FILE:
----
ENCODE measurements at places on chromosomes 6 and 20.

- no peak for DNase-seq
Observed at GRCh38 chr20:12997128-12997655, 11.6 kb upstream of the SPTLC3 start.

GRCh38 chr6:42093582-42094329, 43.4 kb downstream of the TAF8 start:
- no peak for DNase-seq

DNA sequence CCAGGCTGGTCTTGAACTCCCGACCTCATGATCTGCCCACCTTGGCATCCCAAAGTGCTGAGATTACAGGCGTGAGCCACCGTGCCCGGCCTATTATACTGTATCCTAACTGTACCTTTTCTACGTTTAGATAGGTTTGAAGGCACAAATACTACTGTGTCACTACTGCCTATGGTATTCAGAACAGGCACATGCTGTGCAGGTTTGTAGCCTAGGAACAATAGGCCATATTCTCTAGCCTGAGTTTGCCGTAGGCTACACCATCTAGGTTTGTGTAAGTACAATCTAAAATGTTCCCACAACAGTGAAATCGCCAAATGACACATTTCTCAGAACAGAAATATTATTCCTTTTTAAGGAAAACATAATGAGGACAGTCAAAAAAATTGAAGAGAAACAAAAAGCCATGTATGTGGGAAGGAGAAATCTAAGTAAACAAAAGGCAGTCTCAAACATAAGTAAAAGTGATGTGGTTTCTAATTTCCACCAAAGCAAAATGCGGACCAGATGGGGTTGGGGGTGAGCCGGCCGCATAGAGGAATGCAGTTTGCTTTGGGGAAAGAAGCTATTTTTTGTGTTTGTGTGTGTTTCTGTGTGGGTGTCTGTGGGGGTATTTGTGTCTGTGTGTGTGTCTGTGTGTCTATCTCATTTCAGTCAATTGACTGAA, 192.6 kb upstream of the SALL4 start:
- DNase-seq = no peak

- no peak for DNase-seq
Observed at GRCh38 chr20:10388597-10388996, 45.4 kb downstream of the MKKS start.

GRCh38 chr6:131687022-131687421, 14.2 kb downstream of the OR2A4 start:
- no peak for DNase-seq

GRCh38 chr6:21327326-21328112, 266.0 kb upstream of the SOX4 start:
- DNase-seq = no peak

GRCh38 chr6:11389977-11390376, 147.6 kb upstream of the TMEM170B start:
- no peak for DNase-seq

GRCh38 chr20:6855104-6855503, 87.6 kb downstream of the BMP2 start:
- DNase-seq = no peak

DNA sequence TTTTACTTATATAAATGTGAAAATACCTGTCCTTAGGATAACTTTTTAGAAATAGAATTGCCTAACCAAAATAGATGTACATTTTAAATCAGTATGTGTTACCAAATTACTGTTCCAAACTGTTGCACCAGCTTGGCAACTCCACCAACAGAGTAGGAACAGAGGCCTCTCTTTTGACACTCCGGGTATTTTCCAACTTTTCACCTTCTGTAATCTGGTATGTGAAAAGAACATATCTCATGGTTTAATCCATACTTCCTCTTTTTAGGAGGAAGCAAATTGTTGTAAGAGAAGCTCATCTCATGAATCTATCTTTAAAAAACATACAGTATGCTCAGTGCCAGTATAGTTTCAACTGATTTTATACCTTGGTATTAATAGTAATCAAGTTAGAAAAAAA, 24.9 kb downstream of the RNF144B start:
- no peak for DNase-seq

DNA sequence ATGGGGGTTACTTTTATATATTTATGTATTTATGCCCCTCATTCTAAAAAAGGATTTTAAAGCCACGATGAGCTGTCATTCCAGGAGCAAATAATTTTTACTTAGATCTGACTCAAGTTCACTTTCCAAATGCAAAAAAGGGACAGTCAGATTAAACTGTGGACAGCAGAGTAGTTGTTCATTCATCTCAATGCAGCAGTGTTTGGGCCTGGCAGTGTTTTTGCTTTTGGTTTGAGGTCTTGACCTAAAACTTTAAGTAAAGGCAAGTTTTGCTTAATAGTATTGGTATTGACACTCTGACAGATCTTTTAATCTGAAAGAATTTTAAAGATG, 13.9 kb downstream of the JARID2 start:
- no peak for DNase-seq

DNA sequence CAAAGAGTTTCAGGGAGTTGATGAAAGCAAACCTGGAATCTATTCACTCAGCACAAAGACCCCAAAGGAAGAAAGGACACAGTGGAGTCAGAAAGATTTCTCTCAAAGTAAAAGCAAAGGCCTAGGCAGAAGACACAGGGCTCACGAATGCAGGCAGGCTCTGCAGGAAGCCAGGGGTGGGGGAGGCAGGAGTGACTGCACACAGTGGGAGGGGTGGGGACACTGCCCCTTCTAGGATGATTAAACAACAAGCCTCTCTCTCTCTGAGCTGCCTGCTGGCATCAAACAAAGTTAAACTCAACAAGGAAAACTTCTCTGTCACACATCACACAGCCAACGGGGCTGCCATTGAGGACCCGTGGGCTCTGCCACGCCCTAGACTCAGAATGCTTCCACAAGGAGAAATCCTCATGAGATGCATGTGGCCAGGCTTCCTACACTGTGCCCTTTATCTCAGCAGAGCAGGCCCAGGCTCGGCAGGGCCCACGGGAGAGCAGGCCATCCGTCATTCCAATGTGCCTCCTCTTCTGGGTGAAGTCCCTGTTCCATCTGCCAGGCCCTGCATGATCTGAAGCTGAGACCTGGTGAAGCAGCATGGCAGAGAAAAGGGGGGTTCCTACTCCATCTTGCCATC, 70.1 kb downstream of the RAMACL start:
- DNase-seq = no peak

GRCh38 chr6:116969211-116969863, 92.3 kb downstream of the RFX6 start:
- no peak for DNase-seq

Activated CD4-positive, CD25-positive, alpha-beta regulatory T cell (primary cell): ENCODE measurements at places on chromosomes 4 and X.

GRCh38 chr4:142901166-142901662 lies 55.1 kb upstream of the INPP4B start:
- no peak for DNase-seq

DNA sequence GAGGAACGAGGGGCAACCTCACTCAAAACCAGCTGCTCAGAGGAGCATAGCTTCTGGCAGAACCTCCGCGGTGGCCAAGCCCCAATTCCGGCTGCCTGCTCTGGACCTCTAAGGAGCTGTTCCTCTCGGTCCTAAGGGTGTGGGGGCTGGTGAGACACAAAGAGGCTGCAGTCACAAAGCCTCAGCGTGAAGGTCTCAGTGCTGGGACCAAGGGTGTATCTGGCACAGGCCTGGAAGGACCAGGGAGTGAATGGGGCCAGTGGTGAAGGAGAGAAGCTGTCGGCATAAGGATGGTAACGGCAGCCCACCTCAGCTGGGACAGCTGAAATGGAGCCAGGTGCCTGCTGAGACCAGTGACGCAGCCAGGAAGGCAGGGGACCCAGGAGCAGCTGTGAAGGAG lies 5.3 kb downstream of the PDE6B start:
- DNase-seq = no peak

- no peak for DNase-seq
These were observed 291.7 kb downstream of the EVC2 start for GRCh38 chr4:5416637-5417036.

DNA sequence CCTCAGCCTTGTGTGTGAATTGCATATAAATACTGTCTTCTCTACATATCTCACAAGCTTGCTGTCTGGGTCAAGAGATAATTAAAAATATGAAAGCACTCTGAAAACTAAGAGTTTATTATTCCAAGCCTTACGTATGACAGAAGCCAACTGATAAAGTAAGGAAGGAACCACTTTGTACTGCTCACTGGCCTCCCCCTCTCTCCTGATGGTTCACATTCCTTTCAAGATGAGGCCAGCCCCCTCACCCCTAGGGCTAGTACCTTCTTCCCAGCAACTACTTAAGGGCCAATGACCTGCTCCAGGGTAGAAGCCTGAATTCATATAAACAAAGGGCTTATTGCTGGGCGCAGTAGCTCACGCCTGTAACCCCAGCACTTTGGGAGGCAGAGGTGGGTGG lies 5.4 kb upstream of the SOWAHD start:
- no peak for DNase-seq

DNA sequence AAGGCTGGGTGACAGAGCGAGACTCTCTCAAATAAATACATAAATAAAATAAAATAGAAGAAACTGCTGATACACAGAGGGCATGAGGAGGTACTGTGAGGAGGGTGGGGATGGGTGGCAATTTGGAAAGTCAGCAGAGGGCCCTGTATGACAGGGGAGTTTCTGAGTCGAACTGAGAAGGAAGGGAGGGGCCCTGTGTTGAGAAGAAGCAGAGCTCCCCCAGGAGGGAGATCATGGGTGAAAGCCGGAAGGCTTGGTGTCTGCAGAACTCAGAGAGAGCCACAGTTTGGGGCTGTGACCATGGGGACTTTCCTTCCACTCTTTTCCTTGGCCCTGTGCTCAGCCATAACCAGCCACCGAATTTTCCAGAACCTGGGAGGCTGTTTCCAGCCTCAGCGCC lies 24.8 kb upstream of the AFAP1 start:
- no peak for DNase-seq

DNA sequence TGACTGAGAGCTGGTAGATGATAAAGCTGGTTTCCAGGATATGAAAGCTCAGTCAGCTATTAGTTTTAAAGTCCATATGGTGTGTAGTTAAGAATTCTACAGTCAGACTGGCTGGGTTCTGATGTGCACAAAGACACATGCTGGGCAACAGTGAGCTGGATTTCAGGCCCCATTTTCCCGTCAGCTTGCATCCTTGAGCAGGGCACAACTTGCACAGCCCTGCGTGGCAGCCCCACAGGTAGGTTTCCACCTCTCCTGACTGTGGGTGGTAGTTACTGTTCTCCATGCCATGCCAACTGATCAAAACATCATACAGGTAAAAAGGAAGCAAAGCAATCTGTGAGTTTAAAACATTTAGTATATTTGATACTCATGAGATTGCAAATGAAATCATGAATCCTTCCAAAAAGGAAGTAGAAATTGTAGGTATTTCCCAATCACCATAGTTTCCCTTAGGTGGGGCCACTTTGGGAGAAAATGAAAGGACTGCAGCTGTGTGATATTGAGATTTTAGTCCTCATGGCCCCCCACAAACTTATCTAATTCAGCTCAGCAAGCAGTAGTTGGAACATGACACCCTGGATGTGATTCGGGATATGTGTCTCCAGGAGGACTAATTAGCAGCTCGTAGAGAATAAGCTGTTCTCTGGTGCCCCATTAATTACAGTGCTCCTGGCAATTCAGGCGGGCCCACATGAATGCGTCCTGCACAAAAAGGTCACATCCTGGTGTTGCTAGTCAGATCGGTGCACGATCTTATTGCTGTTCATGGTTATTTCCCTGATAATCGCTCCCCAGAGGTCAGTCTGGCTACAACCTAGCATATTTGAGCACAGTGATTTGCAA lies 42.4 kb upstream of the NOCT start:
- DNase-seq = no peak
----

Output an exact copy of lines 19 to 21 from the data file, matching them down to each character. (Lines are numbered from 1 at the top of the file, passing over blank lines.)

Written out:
- no peak for DNase-seq

DNA sequence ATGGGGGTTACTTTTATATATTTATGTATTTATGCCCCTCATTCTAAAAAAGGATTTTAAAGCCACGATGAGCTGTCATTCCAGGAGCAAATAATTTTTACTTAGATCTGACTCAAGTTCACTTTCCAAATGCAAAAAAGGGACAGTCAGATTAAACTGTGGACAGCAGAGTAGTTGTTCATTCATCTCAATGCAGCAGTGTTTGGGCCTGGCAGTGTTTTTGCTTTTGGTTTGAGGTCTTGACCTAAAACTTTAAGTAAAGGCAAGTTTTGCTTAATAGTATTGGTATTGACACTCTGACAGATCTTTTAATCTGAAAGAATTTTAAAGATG, 13.9 kb downstream of the JARID2 start:
- no peak for DNase-seq